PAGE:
Hey all! I hope you’ve seen, we’ve got a significant rules change in the new version of the comp rules posted yesterday (live May 5th). In case you missed it, you no longer score the bonus points for confronting a problem first. Instead, you only score them for winning a problem faceoff.
This is a significant change, but we’ve been playing with it for months, so I’m here to talk about some of the implications.
First, two disclaimers.
Disclaimer One: I’ve got some bias here. While this is a pretty simple rules change to think of and so might have occurred to someone else as well, I’m the first to have proposed it in the playtest group, and we’ve been testing it ourselves on our own time longer than it’s been a considered “official” change. I’ve done enough game work that I’m confident I’d have thrown it out if play had sucked, but I am doing a bit of the ol’ defending your own stuff.
Disclaimer Two: no matter how much we test something, the real world plays about ten times as many games in the first week as we’ve played in testing. I’ve likely done close to a hundred games with these rules, but that’s still not a lot compared to how many you guys will collectively get under your belts in short order. So it’s possible I’ll look stupid in hindsight. (It certainly wouldn’t be the first time; I did give Crystal Games an 8/10. Though in my defense the prior set was Canterlot Nights.)
Okay, so let’s get to it.
The Core Issue: The Problematic Math of the Faceoff
First, why the change at all? One of the long-running difficulties with the MLP rules, at least in my opinion, has been that some of the strategic upshots of how the rules work are arcane, to say the least. In some cases, that’s okay, of course. Games benefit from discovery and from decision making opportunities. But there’s a fine line to walk between providing those and just creating feel-bads when something that seems like it should be cool is instead awful. In my opinion, and my experience with newbies, problem faceoffs, and especially DFOs, were firmly in the latter category. It felt like something you should want to do, but outside obscure circumstances, was almost always a bad idea unless it would immediately win you the game.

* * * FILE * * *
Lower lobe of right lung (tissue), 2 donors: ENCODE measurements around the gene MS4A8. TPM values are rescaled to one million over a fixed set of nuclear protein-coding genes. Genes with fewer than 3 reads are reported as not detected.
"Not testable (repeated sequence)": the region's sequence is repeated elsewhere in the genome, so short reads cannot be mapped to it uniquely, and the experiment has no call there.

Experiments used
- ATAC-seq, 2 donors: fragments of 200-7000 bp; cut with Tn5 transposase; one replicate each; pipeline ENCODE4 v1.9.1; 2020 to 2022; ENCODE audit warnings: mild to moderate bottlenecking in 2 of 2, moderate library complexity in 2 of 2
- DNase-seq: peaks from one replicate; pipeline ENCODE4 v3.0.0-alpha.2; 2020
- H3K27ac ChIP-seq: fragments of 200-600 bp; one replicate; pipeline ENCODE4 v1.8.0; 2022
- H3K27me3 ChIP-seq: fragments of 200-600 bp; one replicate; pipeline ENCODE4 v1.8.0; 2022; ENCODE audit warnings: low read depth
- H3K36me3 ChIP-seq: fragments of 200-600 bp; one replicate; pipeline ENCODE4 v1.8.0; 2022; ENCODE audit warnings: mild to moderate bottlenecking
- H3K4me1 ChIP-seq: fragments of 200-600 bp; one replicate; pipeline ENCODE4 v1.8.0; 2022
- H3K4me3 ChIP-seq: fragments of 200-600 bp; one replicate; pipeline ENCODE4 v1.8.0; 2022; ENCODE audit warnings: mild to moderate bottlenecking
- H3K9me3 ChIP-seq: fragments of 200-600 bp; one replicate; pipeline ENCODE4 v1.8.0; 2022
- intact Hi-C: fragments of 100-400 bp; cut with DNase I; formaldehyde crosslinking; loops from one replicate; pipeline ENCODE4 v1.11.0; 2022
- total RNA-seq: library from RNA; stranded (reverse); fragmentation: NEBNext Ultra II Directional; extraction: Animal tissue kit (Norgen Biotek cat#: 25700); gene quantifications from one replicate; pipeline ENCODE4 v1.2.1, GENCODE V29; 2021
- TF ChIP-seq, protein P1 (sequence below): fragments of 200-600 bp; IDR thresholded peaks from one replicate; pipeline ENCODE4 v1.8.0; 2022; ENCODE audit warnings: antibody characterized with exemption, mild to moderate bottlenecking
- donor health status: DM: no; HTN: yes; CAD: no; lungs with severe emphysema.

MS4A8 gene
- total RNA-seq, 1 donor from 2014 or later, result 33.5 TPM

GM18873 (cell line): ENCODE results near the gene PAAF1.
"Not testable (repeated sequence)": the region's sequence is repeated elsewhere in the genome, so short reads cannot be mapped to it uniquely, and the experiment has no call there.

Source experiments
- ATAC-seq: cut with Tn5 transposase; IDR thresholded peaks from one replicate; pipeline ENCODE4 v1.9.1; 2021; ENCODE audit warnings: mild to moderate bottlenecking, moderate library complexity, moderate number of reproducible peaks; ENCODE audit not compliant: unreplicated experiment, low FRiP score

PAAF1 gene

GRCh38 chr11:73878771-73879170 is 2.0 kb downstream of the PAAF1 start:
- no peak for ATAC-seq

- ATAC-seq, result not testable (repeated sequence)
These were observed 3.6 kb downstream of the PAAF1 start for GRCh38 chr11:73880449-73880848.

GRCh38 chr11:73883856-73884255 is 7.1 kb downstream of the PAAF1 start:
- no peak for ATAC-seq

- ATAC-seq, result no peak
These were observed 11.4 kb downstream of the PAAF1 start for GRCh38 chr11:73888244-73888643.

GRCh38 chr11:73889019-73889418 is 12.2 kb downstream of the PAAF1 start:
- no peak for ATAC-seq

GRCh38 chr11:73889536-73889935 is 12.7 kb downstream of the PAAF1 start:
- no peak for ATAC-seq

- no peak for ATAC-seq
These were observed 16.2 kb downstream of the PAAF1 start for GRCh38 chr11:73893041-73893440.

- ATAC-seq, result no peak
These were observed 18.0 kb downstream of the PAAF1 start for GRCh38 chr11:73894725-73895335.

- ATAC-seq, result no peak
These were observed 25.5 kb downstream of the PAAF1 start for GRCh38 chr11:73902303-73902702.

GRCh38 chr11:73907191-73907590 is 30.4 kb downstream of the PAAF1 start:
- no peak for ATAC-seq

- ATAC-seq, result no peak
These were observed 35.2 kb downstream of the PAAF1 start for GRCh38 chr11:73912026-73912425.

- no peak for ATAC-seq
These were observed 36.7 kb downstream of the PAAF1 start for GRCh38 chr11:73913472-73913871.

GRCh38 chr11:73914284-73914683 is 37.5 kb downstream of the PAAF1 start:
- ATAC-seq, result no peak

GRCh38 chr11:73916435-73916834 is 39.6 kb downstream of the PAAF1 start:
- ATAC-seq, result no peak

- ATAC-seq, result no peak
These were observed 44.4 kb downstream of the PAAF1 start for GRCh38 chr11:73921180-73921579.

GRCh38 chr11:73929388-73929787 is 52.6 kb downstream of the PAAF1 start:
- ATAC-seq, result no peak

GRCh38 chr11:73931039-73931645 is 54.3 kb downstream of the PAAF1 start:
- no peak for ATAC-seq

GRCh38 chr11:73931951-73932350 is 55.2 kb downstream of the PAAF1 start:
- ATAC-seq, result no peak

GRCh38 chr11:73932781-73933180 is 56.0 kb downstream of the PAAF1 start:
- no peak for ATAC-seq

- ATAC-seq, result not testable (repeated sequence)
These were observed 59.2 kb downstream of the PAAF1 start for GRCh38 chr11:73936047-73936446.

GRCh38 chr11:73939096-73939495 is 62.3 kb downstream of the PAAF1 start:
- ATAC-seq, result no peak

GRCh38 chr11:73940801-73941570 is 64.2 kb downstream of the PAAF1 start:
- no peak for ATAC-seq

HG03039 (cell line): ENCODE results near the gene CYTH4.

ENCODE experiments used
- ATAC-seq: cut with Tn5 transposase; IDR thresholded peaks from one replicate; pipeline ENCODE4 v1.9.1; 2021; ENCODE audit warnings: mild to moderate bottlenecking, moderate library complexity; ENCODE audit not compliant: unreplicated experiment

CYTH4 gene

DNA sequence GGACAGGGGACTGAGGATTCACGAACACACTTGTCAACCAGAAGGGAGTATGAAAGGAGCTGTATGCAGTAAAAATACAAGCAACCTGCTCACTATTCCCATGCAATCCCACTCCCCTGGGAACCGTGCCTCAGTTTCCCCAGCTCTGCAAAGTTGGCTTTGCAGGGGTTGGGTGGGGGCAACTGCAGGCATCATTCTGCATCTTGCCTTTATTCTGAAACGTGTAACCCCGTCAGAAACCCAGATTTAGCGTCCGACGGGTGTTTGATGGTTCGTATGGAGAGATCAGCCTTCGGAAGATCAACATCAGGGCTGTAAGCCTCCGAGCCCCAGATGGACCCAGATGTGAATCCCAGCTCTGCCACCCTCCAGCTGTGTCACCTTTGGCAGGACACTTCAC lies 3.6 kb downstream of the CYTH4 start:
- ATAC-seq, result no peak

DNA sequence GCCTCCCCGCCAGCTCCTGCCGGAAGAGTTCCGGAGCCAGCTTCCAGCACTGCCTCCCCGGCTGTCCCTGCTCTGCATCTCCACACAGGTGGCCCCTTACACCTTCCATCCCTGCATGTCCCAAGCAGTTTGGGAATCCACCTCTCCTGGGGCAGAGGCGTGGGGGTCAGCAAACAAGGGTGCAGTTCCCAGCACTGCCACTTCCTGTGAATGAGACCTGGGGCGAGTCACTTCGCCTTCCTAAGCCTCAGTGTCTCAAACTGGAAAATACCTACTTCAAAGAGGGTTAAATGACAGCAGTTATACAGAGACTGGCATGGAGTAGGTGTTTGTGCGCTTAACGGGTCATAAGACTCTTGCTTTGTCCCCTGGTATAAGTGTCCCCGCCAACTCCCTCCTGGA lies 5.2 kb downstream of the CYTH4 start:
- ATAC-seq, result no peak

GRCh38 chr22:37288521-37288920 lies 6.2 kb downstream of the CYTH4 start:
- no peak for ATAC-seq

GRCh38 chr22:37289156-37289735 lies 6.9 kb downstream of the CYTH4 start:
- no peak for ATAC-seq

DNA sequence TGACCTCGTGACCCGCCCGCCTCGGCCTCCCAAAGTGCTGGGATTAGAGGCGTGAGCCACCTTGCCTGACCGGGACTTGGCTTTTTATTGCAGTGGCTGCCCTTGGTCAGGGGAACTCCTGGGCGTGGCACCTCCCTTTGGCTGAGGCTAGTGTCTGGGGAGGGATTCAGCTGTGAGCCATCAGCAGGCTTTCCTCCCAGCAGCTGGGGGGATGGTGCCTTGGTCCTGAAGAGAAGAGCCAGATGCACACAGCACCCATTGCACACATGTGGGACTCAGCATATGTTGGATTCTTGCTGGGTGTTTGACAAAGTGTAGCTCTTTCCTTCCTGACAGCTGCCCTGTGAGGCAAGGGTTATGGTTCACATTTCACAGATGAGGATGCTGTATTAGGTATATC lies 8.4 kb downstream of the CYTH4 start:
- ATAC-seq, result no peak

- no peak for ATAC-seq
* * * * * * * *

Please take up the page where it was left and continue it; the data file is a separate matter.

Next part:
The core reason for this: you risk a lot when you start a faceoff, and the potential reward is lower than the liability, especially in a DFO. When I DFO, I get 2 points (from confronting), plus potentially the highest bonus on the board. Assuming there’s any chance of my opponent returning the DFO on their turn, though, they are assured to get 2+Y+Z points (the bonuses of both the new problems), plus are very likely to win the DFO and score the greater of Y and Z. Even if no high-point problems are involved, this is a big swing: I get at most 3 points, while my opponent gets at least 5.
And of course if the initial DFO is at all in doubt, it just becomes ruinous – if they steal that point, it’s 2 to 6. In most Limited or otherwise low powered games (like those played by newer players or those on a budget), a four point swing is close to unbeatable.
For single problem faceoffs, the problem is lessened, but substantively similar: the original rules made the person starting the faceoff actually win to earn the bonus point, while just handing it to their opponent. It gave the defender in such situations a powerful advantage. That’s why in most Limited games, especially in the first block, the core strategy was “get ahead so the opponent has to try risky PFOs and DFOs”.
The New Math: How Removing First Confront Changes This
So let’s look at how it works under the new rules. If I start a DFO, I’m immediately gaining 2 points, plus the higher of the bonuses. If my opponent DFOs back, they are gaining exactly the same number (depending on problem flips).
This means that now, instead of wanting to avoid DFOs at all costs if I’m ahead, they’re a great way to put the pressure on. The DFO significantly speeds the clock, adding at least two points per turn. Now if I want to play aggressively, the game actually rewards me by speeding up the game without making it less likely for me to win.
And of course if my opponent’s deck does stumble and not manage a return DFO, I’m in even better comparative shape. In the old rules, I’d only be up a single point in most cases, whereas now I’m up at least two.
Bonus Value: Dilemma Play